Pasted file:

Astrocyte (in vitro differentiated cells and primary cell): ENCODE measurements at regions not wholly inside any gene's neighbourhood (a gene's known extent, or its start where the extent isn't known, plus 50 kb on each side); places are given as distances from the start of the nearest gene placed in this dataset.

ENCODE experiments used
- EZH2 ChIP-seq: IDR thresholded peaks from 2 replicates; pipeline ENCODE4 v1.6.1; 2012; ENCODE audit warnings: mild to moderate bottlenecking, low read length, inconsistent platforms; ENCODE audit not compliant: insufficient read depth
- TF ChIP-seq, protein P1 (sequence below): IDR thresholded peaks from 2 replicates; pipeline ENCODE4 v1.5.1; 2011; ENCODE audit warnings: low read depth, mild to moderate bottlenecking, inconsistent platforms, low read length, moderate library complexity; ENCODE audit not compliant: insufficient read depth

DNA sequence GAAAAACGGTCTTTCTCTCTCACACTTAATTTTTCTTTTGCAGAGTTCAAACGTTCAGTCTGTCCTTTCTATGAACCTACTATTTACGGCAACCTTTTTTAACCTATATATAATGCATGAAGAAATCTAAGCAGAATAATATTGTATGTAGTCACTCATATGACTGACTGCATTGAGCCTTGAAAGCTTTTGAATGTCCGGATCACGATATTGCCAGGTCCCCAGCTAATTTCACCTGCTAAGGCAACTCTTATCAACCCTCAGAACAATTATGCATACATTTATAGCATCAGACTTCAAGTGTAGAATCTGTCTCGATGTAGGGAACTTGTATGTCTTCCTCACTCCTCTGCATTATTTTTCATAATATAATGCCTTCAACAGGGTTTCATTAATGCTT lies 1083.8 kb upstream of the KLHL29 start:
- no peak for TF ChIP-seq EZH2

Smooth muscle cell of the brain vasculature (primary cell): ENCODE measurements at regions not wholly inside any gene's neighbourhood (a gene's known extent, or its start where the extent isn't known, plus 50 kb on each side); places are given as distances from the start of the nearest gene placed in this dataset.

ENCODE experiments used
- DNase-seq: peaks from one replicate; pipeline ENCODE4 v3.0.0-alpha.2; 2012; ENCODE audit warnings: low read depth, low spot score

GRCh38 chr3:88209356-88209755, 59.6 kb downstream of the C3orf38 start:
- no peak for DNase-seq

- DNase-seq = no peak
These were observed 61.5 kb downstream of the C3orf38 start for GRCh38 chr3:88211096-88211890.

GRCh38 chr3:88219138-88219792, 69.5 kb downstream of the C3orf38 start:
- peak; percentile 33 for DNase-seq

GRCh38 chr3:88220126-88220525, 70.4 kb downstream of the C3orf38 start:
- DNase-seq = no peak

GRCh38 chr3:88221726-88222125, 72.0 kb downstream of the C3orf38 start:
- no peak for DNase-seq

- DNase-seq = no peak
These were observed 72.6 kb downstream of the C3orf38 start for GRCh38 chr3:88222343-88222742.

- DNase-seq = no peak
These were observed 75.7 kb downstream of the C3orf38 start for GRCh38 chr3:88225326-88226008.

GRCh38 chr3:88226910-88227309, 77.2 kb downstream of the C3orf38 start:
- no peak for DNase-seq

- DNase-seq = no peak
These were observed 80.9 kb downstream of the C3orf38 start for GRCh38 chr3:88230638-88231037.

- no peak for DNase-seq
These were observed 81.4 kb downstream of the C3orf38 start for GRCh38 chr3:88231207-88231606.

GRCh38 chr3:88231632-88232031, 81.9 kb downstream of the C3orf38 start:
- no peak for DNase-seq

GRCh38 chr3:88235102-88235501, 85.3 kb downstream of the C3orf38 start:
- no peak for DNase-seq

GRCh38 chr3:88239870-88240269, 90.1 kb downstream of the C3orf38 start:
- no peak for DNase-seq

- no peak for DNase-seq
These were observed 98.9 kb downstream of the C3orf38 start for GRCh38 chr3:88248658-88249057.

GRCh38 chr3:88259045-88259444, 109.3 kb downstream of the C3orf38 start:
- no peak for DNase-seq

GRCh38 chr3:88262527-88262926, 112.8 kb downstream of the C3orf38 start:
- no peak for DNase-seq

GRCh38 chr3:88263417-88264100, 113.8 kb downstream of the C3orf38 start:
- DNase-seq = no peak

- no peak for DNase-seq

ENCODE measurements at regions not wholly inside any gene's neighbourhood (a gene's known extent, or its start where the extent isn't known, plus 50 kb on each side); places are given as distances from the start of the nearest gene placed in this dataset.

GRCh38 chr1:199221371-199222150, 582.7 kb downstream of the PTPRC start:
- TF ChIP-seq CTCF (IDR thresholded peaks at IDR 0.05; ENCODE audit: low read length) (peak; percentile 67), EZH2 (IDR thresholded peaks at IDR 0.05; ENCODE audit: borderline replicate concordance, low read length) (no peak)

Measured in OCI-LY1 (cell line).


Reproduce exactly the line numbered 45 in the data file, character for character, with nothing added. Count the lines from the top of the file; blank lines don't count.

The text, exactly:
ENCODE measurements at regions not wholly inside any gene's neighbourhood (a gene's known extent, or its start where the extent isn't known, plus 50 kb on each side); places are given as distances from the start of the nearest gene placed in this dataset.